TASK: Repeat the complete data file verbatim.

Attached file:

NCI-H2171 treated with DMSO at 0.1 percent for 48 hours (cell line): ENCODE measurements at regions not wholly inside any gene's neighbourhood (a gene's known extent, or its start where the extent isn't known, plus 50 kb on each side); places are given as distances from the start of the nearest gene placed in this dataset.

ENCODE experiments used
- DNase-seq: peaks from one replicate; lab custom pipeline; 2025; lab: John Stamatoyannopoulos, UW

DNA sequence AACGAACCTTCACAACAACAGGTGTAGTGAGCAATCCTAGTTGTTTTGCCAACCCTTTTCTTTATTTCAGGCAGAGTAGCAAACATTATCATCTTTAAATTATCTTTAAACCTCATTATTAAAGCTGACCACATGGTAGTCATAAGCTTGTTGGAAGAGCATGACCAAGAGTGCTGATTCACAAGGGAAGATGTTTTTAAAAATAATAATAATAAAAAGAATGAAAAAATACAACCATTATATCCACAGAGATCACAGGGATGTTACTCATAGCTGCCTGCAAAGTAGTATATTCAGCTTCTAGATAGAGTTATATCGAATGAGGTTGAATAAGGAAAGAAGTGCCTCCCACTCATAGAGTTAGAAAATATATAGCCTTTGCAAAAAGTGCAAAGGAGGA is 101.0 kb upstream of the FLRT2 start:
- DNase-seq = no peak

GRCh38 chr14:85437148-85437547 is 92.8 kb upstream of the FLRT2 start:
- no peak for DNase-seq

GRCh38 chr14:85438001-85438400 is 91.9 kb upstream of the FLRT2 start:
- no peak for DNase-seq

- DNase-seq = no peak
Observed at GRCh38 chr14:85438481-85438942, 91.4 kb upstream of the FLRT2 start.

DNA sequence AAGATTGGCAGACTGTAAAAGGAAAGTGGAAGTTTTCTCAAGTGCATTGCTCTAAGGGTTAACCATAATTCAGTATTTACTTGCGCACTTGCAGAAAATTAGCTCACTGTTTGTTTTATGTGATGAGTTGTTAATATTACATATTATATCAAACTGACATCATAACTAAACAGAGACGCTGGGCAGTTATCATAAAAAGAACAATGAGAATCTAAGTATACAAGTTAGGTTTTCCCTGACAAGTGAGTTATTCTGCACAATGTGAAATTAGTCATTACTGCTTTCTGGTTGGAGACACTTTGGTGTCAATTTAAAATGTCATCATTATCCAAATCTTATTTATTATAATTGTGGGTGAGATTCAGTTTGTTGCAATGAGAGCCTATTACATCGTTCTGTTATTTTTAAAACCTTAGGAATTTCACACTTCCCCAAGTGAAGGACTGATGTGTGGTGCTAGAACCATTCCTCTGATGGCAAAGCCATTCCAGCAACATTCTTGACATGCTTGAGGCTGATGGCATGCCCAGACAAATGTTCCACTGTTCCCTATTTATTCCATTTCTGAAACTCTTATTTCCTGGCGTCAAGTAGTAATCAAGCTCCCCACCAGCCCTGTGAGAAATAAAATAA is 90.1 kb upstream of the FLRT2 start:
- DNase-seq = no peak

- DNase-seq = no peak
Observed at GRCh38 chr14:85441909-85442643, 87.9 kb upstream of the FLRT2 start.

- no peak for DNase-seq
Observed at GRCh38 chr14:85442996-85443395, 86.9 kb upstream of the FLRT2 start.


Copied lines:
NCI-H2171 treated with DMSO at 0.1 percent for 48 hours (cell line): ENCODE measurements at regions not wholly inside any gene's neighbourhood (a gene's known extent, or its start where the extent isn't known, plus 50 kb on each side); places are given as distances from the start of the nearest gene placed in this dataset.

ENCODE experiments used
- DNase-seq: peaks from one replicate; lab custom pipeline; 2025; lab: John Stamatoyannopoulos, UW

DNA sequence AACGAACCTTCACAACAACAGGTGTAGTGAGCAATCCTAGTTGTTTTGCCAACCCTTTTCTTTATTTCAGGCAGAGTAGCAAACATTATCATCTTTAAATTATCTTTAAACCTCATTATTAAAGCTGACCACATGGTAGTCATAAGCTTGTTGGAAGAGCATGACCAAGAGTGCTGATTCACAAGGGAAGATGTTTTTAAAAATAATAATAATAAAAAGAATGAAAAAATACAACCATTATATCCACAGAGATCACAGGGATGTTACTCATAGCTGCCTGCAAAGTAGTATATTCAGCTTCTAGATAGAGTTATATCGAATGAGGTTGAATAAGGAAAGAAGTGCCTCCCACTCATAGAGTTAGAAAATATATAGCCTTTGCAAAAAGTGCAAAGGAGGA is 101.0 kb upstream of the FLRT2 start:
- DNase-seq = no peak

GRCh38 chr14:85437148-85437547 is 92.8 kb upstream of the FLRT2 start:
- no peak for DNase-seq

GRCh38 chr14:85438001-85438400 is 91.9 kb upstream of the FLRT2 start:
- no peak for DNase-seq

- DNase-seq = no peak
Observed at GRCh38 chr14:85438481-85438942, 91.4 kb upstream of the FLRT2 start.

DNA sequence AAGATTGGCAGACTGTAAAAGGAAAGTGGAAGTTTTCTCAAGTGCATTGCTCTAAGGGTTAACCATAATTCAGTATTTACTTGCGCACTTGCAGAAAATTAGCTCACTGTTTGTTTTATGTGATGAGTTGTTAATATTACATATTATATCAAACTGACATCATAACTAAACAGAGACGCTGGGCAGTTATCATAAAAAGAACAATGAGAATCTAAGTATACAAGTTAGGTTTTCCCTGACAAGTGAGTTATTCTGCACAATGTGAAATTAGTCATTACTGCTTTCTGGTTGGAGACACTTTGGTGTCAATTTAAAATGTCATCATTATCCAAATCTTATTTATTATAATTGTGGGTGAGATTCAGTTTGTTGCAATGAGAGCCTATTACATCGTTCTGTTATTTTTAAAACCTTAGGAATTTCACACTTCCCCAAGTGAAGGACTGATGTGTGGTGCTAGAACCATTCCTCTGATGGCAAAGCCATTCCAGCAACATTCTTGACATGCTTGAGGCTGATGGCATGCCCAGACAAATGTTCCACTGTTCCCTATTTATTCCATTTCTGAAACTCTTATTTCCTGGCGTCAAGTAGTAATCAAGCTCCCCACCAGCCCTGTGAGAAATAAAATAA is 90.1 kb upstream of the FLRT2 start:
- DNase-seq = no peak

- DNase-seq = no peak
Observed at GRCh38 chr14:85441909-85442643, 87.9 kb upstream of the FLRT2 start.

- no peak for DNase-seq
Observed at GRCh38 chr14:85442996-85443395, 86.9 kb upstream of the FLRT2 start.